Dying to Live: A Reflection on Rising
Next week we will observe Holy Week and step once again into the movement from death to resurrection, from the death of Good Friday and the loneliness of Holy Saturday to the life of Easter Sunday. This movement is reflected in our stories of heartache and harm as we choose, again and again, to turn toward life. Here, Allender Center Fellow Mandy Hughes writes about a moment of death in her own story and about the kind of life that only comes after dying.
Lately my eyes have been drawn toward the heavens, and I imagine rising:
I watch the shifting clouds that dance outside my window, forming shapes that tell me stories; they remind me I am unyielding like water but light and free like air.
I watch the waxing moon that hangs above my rooftop, keeping time with a rhythm that beats for it alone; it reminds me to be as faithful to my own music when visible as I am when hidden from view.
I watch the red cardinal that sings atop my oak tree, proving that it’s good to be exuberant; he reminds me that my voice does matter, even when I can’t tell who’s listening.
Lately my eyes have been drawn toward the heavens, and I remember dying:
My husband tells me he wants to leave because he doesn’t love me; perhaps he never has. He says he might stay if I’ll only agree to his terms—but his demands dishonor me. I am certain my “no” will kill me, but I cannot say “yes” and live…
The door finally closes, and he is gone.
I am left alone, staring at an empty space as I wait for the engine to start and his car to pull away. Something tells me I will never see him again.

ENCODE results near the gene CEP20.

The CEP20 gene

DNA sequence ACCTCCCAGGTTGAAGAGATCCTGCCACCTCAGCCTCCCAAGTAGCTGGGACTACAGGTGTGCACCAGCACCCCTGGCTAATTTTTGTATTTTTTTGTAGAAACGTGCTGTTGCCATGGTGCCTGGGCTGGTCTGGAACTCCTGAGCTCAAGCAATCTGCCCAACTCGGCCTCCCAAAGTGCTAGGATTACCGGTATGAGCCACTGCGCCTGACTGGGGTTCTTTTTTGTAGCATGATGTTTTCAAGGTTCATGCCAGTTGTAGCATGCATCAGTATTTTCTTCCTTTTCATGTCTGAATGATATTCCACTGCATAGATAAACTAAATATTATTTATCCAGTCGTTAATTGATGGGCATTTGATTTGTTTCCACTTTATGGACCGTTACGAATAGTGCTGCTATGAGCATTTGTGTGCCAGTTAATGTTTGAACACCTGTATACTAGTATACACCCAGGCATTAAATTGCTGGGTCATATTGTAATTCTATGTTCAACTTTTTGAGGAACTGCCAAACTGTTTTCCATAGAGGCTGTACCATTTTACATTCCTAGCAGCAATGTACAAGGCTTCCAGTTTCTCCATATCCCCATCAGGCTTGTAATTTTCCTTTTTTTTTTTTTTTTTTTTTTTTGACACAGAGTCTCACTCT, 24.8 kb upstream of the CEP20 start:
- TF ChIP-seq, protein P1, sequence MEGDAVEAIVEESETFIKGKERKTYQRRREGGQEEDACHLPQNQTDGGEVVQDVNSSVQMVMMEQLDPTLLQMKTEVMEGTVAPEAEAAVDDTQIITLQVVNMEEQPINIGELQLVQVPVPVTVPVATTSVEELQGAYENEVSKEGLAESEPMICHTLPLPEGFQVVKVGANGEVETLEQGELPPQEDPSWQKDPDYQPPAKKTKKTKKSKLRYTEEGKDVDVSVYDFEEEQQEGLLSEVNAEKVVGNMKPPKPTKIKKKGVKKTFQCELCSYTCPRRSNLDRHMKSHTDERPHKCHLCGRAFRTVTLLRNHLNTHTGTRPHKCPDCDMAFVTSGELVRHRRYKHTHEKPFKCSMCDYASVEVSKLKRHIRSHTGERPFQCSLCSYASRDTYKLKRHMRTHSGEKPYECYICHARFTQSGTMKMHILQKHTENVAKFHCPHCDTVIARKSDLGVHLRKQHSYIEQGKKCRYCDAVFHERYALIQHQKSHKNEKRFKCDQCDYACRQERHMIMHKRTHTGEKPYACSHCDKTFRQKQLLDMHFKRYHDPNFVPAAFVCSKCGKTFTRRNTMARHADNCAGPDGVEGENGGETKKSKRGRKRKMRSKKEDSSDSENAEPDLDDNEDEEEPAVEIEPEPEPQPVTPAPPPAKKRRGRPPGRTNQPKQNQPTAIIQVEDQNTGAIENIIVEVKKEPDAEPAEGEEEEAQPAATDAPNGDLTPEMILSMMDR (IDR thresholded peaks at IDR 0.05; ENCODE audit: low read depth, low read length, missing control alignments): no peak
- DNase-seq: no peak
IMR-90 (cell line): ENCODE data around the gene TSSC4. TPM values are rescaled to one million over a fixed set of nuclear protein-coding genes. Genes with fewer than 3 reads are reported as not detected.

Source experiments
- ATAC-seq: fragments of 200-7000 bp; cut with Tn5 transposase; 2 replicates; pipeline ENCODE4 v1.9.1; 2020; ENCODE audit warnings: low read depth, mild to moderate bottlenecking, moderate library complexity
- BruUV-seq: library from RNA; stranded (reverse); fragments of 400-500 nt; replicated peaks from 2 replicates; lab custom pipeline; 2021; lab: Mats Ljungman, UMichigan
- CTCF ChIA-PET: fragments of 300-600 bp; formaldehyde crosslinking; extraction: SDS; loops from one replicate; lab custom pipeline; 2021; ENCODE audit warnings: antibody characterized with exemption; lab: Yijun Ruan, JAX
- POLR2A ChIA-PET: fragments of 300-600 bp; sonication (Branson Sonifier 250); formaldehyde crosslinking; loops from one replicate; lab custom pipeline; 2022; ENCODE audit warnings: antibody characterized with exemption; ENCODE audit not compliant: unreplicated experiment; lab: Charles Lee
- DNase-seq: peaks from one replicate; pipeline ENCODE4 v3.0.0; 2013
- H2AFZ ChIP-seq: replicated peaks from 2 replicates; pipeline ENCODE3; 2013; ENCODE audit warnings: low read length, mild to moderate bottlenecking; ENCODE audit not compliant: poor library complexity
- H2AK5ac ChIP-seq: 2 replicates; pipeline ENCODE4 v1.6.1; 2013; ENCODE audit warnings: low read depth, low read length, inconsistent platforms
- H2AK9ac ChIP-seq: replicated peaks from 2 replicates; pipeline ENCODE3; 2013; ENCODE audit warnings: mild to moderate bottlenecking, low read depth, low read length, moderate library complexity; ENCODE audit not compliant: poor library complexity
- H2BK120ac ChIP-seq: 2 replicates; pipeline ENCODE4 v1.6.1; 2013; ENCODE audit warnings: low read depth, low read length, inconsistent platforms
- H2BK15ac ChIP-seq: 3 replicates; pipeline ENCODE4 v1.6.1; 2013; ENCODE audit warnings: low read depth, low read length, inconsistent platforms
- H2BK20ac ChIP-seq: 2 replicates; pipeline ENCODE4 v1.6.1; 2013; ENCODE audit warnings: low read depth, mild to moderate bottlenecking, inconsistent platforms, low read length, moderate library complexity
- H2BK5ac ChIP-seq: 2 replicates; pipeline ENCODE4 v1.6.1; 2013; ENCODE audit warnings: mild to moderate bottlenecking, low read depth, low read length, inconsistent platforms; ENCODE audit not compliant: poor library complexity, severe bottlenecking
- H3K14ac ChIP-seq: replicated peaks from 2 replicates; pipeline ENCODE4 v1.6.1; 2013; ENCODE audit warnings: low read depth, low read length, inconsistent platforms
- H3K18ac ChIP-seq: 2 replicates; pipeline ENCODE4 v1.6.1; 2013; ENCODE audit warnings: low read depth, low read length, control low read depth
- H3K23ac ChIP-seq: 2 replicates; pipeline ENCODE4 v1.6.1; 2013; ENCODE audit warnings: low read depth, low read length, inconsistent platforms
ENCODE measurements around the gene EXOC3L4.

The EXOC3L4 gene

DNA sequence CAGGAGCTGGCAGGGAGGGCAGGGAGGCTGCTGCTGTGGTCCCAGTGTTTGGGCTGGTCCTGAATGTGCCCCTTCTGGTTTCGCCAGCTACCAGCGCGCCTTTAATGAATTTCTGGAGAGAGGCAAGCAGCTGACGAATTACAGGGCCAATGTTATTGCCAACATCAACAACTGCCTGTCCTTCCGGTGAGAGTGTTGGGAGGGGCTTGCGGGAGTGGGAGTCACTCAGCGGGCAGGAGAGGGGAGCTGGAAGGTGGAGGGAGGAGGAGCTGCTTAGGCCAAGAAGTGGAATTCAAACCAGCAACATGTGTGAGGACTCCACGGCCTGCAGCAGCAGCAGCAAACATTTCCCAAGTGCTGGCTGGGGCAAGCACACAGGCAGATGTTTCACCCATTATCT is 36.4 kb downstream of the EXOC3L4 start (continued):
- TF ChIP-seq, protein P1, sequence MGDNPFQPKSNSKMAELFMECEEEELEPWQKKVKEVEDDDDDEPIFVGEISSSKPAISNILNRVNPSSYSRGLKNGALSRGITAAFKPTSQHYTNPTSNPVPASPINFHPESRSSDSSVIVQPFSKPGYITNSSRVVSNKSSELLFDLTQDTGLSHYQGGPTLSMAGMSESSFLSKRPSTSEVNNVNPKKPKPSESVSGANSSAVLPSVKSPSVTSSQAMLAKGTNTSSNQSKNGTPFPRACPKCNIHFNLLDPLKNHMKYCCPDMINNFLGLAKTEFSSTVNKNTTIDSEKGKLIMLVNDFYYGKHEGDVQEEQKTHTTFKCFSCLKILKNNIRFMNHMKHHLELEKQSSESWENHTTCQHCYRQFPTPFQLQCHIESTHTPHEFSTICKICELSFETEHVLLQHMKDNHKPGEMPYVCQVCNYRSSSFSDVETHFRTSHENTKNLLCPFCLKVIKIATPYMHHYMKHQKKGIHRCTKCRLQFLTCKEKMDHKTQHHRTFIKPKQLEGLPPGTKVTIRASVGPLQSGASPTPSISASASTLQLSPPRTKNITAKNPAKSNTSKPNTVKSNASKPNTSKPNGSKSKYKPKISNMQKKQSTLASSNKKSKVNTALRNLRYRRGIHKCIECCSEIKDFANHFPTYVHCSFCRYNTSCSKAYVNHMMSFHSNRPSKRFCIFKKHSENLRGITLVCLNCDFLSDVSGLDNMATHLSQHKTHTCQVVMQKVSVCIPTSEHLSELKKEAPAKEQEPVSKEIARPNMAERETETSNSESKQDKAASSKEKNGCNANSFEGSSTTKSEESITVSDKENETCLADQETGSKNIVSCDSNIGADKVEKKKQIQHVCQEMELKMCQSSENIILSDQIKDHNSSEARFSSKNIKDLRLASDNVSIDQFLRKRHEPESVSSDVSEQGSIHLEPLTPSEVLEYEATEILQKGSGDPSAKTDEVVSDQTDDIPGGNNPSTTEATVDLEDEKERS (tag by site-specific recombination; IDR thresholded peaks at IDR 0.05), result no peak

Nausea overwhelms me, and I run for the toilet. As I crouch on the floor, heaving, I wonder how I’m going to live. In a way, I won’t; a version of me is dying.
I will never be the same.
It will be months before I file for divorce, and even longer before I name the whole truth: my husband abused me. It will take years to reclaim the parts of me I’ve locked away in order to survive my marriage.
But today, in the midst of my dying, the heaving ends and I rise from the bathroom floor. As I move toward the stairs, I feel an enormous weight lift from my shoulders, and I hear these words inside me:
“It is over. You are free.”
Now my heart is drawn toward the heavens, and I hear the Liturgists singing:
Kings become fools for you
Kingdoms to ruins for you
Vapor finds ground in you
Music finds sound in you
I remember the choice that was certain to kill me; it was also a mark of my longing to live.
I remember the “no” that led to my death; it was also a “yes” to my rising.
I remember the man who said “no” to false power, who died and rose again—
And I know that his story is also my story, the story of all of Creation:
We die that we may live.